The Missouri court case that expanded trans health care in prisons
Jessica Hicklin entered Potosi Correctional Center at the age of 18.
During her time there as an inmate, she came out as trans and wanted to medically transition with hormone therapy. But at the time, the Missouri Department of Corrections wouldn’t allow her access to the health care she needed.
Prior to the Hicklin v. Precythe ruling, only inmates who had started their transition before entering the DOC were allowed to continue treatment.
In 2018, Hicklin won her case and expanded trans health care in prisons across the state.
A restriction of this type of care is currently being considered in the Missouri State Legislature.
"Reach out. There are plenty of organizations out in the world that actually still care... there are very good people in this world who care about your right to exist."Jessica Hicklin
Jessica Hicklin: I had no references for what it meant to be trans. Like, there was nobody around. I didn't know any trans folks. I'd never seen an image of one.
Around the time I was 20, I saw my first images of trans women and first began to gain an understanding of hormone therapy and transitional medicine, and that there was an option of living my life. But I was in Missouri’s death row prison, which was scary as hell.
So, in 2018, I took my first dose of estrogen and it was – it’s funny, I can still see it like it was yesterday. I was there in my cell holding this tiny little green pill and just looking at it and going, “Is this really happening?”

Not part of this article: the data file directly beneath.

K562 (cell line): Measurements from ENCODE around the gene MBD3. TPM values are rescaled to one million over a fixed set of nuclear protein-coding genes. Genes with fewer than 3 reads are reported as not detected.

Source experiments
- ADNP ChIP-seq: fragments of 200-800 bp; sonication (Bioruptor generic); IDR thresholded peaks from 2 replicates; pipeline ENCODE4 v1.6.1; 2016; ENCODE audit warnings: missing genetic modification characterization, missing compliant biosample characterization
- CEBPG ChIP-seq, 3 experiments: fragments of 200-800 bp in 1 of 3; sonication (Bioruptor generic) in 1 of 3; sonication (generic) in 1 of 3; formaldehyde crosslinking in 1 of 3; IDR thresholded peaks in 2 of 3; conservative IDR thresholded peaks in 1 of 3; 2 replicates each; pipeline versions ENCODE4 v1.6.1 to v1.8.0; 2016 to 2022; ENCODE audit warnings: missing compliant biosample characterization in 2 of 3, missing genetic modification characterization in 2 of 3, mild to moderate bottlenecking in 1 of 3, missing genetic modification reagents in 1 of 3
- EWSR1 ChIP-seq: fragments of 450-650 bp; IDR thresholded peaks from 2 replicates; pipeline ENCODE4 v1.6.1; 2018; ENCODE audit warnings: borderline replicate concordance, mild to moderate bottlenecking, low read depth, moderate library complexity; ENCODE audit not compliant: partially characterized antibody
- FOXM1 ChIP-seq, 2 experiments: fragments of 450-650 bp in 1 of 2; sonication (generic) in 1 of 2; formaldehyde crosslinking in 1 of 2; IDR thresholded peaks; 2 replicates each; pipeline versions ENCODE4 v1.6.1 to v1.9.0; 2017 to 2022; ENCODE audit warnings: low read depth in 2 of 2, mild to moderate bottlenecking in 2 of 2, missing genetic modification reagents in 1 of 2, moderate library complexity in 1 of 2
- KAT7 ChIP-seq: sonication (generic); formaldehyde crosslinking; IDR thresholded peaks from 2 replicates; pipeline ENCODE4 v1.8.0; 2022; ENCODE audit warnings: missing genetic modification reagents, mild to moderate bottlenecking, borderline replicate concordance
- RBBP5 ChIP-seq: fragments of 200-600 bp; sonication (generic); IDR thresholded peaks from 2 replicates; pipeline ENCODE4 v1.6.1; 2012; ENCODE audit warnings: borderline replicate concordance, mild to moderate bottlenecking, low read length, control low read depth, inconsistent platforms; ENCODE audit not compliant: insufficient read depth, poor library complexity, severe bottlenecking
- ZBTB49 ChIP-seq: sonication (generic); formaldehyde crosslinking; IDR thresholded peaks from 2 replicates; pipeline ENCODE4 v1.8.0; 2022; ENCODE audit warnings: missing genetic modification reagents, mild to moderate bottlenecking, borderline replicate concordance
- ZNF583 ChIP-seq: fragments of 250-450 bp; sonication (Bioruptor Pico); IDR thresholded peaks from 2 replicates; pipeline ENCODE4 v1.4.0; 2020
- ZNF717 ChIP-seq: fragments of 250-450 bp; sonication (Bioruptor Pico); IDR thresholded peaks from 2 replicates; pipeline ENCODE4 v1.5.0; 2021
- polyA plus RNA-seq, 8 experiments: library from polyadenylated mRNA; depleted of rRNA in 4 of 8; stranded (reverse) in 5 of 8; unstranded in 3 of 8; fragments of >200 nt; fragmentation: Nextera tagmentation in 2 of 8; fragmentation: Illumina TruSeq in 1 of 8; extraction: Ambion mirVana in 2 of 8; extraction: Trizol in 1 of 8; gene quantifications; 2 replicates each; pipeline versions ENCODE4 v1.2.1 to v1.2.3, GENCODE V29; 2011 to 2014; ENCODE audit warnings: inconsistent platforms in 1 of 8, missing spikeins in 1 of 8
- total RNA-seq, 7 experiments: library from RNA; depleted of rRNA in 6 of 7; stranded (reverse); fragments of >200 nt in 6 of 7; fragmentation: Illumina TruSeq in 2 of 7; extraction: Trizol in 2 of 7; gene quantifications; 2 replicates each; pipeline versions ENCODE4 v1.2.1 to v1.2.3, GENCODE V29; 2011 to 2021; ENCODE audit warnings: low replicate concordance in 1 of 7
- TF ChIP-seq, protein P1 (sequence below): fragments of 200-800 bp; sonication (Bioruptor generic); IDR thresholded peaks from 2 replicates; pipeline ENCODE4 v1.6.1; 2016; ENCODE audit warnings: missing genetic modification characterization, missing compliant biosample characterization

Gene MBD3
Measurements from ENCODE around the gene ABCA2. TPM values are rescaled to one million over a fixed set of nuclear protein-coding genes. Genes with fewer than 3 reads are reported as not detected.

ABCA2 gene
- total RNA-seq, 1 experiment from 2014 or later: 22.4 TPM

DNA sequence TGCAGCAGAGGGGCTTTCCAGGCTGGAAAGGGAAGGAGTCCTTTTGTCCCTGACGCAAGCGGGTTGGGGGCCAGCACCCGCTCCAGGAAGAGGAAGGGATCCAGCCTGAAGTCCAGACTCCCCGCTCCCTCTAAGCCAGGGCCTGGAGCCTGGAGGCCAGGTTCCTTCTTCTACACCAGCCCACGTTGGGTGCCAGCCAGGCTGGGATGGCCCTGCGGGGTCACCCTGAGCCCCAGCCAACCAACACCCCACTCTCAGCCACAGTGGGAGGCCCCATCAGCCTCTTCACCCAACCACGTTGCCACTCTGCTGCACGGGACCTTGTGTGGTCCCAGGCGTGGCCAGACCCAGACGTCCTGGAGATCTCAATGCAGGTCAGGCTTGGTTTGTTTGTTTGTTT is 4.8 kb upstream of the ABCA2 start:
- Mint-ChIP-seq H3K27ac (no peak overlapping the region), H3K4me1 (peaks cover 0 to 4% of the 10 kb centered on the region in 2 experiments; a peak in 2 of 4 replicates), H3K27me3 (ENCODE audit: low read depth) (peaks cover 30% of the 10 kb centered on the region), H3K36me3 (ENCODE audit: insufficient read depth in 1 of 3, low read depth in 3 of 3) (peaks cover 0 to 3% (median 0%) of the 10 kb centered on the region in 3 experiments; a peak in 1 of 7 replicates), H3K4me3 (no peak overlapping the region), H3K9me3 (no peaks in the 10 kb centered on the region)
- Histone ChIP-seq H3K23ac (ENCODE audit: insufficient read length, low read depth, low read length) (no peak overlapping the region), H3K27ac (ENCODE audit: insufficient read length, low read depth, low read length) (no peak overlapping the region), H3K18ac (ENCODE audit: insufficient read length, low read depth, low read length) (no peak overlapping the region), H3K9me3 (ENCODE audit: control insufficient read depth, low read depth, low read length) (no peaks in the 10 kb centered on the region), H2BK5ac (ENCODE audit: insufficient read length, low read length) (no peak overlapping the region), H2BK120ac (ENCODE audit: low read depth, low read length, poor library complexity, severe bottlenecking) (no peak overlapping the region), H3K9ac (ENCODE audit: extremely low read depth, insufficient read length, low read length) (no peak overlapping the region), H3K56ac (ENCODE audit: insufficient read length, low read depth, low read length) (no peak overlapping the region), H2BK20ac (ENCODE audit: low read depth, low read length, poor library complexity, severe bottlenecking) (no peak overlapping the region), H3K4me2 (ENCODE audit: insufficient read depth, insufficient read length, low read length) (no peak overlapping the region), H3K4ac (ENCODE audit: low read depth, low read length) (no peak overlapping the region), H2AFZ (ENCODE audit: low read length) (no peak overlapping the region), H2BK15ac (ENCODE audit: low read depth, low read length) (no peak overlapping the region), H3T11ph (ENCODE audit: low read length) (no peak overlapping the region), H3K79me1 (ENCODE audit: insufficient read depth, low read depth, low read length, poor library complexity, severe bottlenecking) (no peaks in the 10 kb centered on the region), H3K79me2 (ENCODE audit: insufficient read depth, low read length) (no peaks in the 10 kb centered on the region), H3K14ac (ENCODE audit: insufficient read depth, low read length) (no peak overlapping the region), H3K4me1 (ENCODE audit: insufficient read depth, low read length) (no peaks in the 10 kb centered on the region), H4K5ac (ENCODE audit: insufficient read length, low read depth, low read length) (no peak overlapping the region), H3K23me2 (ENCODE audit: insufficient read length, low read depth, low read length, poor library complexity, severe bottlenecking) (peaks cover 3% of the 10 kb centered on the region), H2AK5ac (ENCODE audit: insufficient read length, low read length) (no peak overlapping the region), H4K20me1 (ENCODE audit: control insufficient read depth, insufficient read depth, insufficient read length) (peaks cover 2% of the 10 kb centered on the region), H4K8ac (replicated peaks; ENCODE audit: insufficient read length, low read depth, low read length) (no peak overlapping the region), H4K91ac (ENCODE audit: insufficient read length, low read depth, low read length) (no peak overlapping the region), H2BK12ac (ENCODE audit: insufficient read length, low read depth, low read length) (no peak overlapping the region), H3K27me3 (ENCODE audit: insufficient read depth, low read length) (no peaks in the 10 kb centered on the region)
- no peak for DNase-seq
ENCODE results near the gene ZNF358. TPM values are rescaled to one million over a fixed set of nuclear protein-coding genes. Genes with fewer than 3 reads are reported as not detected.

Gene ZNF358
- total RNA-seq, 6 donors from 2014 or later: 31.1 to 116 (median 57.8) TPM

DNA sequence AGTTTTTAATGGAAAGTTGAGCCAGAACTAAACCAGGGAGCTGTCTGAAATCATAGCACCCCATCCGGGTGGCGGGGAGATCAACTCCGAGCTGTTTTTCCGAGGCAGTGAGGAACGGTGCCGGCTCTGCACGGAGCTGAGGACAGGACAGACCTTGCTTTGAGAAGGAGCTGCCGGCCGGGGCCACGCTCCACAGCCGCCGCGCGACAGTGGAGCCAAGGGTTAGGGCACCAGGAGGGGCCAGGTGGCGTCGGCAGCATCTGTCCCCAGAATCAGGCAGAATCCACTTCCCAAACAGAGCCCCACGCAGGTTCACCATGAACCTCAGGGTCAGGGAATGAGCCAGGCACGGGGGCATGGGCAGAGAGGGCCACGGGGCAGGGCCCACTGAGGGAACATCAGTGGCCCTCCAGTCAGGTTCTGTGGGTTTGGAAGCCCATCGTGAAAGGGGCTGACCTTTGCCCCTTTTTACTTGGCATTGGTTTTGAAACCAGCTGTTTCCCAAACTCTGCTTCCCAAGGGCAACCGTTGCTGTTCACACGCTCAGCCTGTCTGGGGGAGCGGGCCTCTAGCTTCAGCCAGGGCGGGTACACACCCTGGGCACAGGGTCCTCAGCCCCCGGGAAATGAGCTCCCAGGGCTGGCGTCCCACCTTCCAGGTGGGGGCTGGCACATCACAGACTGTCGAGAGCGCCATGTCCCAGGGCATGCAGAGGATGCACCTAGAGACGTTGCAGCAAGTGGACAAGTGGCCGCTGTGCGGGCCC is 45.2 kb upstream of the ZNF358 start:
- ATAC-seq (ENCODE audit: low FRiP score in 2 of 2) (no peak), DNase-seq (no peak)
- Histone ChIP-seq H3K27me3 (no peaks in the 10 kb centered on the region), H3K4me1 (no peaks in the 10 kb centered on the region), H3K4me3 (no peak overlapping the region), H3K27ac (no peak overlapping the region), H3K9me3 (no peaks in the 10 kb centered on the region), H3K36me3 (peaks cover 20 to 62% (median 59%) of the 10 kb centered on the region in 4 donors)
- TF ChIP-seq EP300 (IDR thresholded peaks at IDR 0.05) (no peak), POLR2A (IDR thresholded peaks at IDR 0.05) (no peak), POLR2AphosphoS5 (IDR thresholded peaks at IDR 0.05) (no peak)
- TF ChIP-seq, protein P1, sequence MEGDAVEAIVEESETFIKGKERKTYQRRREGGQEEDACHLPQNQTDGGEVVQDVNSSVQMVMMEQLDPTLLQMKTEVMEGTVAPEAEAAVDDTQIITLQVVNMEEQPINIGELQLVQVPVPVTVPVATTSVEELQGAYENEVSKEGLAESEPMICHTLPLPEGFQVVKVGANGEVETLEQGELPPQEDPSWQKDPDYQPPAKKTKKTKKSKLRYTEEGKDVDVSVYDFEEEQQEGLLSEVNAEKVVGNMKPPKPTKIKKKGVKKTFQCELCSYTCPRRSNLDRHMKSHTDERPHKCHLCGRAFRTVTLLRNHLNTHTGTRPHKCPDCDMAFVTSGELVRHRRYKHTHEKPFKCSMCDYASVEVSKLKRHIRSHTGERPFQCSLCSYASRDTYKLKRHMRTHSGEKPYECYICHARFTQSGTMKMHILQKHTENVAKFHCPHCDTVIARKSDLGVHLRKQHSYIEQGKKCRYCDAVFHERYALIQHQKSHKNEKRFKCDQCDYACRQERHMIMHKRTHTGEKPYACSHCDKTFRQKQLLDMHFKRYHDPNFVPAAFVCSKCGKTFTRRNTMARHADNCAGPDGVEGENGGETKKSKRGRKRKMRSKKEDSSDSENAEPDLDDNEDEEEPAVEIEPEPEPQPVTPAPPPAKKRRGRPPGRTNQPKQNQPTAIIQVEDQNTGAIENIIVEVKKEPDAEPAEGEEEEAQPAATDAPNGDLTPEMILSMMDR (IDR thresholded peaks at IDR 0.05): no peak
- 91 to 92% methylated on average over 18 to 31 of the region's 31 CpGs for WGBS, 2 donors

I mean, it was – I was there for the whole process and still couldn't believe that I was standing there and myself holding on this little green pill, which to me was like my birthday. It's the day I started living my true life.
And for those who are still incarcerated – simply don't give up. That's the hardest thing. It's a real struggle, especially when you're fighting for care, and you're misgendered and not recognized by anybody. You are isolated, and alone and in danger in a lot of ways.
And just don't give up. There are people still fighting. There are people who still care. You have to hold on to who you are.
Beyond that – like when it comes down to practical advice – reach out. There are plenty of organizations out in the world that actually still care. They just don't know you're there, and if you start reaching out into the world, you will find people that will come and help.
They will make the calls for you. They will, if necessary, fight the legal battles. But there are very good people in this world who care about your right to exist.
For folks that have come home – don't forget about what it was like.
Like I said, I'm the vice president of the Metro Trans Umbrella Group. Missouri only has two trans specific organizations, so we serve a large population of Missourians, and I do it because I remember what it was like finding that help, and a lot of times giving is how you get yourself.
You know, as you help take care of the rest of your community, they take care of you.
My experience in Missouri Department of Corrections was – I was treated with respect as a trans woman, and it's hard to say that because people like to say corrections is always bad.
I was properly gendered.
Spread that. Make sure that all your staff is doing that - they’re respecting trans folks and LGBTQ+ folks in general, because there is a culture of it. It's just not large enough. There are still the people from the old culture who don't do that.
Because the administrators from the top down have been good. It's the ground level staff, the people that inmates interact with every day that are generally causing the problems. And if they can just enforce the policies they have in place and spread that culture of respect that they have at the top – honestly, that goes a long ways. Goes a very long ways.